In 'Fargo,' A Deaf Actor Gets His Chance To Be Wicked

Mr. Numbers (Adam Goldberg) signs to Mr. Wrench, played by Russell Harvard, in the sixth episode of the TV show Fargo. i i

hide captionMr. Numbers (Adam Goldberg) signs to Mr. Wrench, played by Russell Harvard, in the sixth episode of the TV show Fargo.

Chris Large/FX Networks
Mr. Numbers (Adam Goldberg) signs to Mr. Wrench, played by Russell Harvard, in the sixth episode of the TV show Fargo.

Mr. Numbers (Adam Goldberg) signs to Mr. Wrench, played by Russell Harvard, in the sixth episode of the TV show Fargo.

Chris Large/FX Networks

The second episode of Fargo, a TV show inspired by the 1996 Coen brothers film, opens ominously. A drum kit crashes as a beat-up old sedan speeds through snowy, rural Minnesota. Two hit men, known simply as Mr. Numbers and Mr. Wrench, are investigating a murder.

The two communicate with American Sign Language. Actor Russell Harvard, the kinetic presence behind Mr. Wrench, was born deaf.

He's been acting since he was a child.

"I saw my cousin play the wicked witch in The Wizard of Oz, and the next thing you know, I wanted to be the witch myself," he jokes in an interview with NPR's Arun Rath.

As devoted as he was, Harvard wasn't sure if he'd have career in acting. But then he got a part in the 2007 film There Will Be Blood. He recently starred in the off-Broadway play Tribes.

The role in Fargo finally gave Harvard a chance to be wicked. He says his friends often tell him his problem is that he's Mr. Nice Guy.

"And so I'm just so happy that I was given the opportunity to play somebody that's not myself, that's not me — you know, the villain, if you will. ... I've always been motivated to play something like that," Harvard says.

But being Mr. Wrench is good in a different way.

"This character is really nice because he doesn't have to use his voice; the communication skills are just through signing," he says. "And Mr. Numbers interprets for me in the show, which doesn't really happen often on TV, so that's nice."

Harvard says he believes the Fargo character will also help him further his career.

"The character is not really specific about being deaf, or having any related deaf issues," Russell Harvard says. "It's just Fargo, period." i i

hide caption"The character is not really specific about being deaf, or having any related deaf issues," Russell Harvard says. "It's just Fargo, period."

Matthias Clamer/FX
"The character is not really specific about being deaf, or having any related deaf issues," Russell Harvard says. "It's just Fargo, period."

"The character is not really specific about being deaf, or having any related deaf issues," Russell Harvard says. "It's just Fargo, period."

Matthias Clamer/FX

"The character is not really specific about being deaf, or having any related deaf issues," he says. "It's just Fargo, period."

Show creator Noah Hawley tells Rath he got the idea for a deaf hit man from spending time in Austin, where he lives part time in a neighborhood near the Texas School for the Deaf.

"As I was formulating the show, I kept seeing sign language around everywhere," he says. "It's such a compelling and visual means of communication, but it's also a language that most people don't speak. So it creates an amazing amount of privacy, for deaf people to be surrounded by hearing people and be able to communicate in a way that no one can really understand."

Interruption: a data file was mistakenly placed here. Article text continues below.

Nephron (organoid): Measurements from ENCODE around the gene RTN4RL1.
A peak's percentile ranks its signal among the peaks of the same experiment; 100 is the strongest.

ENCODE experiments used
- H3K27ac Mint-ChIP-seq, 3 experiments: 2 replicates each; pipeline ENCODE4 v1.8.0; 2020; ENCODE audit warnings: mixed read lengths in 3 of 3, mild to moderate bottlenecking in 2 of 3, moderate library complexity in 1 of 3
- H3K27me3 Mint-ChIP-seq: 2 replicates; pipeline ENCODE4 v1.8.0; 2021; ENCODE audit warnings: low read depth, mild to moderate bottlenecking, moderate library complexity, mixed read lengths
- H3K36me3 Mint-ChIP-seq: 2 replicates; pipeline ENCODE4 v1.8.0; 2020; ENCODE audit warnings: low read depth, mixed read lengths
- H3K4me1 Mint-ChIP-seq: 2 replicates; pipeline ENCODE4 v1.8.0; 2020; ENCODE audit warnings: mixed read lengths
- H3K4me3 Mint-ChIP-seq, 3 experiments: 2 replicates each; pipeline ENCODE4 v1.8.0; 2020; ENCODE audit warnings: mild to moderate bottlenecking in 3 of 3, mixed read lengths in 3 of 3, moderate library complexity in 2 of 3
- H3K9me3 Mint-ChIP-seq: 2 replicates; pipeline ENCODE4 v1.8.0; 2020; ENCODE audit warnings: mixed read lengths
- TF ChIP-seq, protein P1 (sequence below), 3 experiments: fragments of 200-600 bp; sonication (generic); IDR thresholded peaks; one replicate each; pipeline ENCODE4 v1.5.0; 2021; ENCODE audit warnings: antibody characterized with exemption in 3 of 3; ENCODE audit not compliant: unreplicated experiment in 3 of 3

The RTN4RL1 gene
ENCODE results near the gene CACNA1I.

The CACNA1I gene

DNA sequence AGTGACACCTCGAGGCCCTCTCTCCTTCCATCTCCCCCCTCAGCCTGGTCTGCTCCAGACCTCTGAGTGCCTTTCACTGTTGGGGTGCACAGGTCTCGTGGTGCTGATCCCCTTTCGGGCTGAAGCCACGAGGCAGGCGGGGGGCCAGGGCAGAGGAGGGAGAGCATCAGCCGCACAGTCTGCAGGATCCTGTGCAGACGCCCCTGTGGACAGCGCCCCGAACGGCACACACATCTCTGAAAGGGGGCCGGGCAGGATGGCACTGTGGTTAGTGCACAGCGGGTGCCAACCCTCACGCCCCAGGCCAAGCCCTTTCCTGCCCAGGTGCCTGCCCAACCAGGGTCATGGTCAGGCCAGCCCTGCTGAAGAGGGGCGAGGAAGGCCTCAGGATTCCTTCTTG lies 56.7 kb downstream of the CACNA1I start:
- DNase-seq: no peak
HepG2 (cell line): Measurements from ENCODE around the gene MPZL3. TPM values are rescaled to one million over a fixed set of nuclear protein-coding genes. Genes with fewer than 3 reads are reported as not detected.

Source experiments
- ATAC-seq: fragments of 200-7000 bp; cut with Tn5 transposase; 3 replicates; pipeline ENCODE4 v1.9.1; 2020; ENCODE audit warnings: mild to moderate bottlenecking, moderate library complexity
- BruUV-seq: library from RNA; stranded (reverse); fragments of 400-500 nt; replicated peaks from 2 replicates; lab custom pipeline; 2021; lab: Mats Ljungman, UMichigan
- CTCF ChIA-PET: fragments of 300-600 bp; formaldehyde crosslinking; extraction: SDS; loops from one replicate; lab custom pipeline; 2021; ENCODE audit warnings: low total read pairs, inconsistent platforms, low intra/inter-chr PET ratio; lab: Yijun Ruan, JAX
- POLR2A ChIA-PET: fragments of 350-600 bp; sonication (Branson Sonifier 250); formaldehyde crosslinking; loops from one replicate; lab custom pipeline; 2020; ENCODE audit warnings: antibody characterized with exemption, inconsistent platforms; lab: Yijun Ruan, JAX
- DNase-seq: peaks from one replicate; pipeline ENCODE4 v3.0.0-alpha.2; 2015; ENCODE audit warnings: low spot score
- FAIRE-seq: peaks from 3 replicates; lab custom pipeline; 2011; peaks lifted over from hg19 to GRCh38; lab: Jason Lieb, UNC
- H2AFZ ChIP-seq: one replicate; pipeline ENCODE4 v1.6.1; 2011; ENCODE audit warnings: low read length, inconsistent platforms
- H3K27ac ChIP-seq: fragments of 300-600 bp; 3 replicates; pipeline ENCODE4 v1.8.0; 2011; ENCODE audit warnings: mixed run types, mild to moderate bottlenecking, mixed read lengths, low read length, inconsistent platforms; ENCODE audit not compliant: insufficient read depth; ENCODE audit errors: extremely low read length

It struck him as the perfect dynamic for a Coen-esque pair of hit men. The result: the bearded Mr. Numbers, played by Adam Goldberg; and the tall, mutton-chopped Mr. Wrench, played by Harvard.

The pair spends several episodes hunting down and menacing the main character, Lester Nygaard (Martin Freeman).

In a scene in the third episode, Mr. Wrench and Mr. Numbers confront Lester in his office. Harvard's character signs directly at Lester, without interpretation from his partner (nor are there subtitles).

"It feels very aggressive, because it is a very aggressive thing that [Mr. Wrench is] saying, but it's also [that Lester] knows someone's saying something to him he doesn't understand," Hawley says. "He can't respond. He doesn't know how to get out of that situation."

It was a challenge for Harvard to translate his lines from the script into ASL, which has a very different structure and more limited vocabulary.

His colleague Goldberg, though, didn't know ASL. The show hired Catherine MacKinnon, an ASL coach and interpreter, to help Goldberg — and to let Hawley know when one of the actors had flubbed a line.

"We worked together with Adam directly to make sure that his signing was a little more fluent," Harvard says. "He had a lot of quirkiness in his signing. [But] he did a great job. There's no two ways about it."

Hawley says the signing had at least one unexpected side effect.

"I'd had the idea and talked with the costume designer about giving [the pair] this Midnight Cowboy dynamic — putting Russell in this sort of Joe Buck fringe and Adam in the Ratso Rizzo [look]," he says. "And the thing I didn't expect is obviously sign language is very physical, and when you put a fringe jacket on an actor who signs all the time, there's a lot of motion going on on the screen."

Harvard laughs at the mention of the jacket. "Everyone loved it. Everyone kept talking about that fringe coat. That's all I ever heard, so obviously it was a hit," he says.

Hawley says he ended up liking Mr. Wrench (and Russell Harvard) so much that he kept the character around for one episode longer than planned. Mr. Wrench's last appearance is this Tuesday night on FX.

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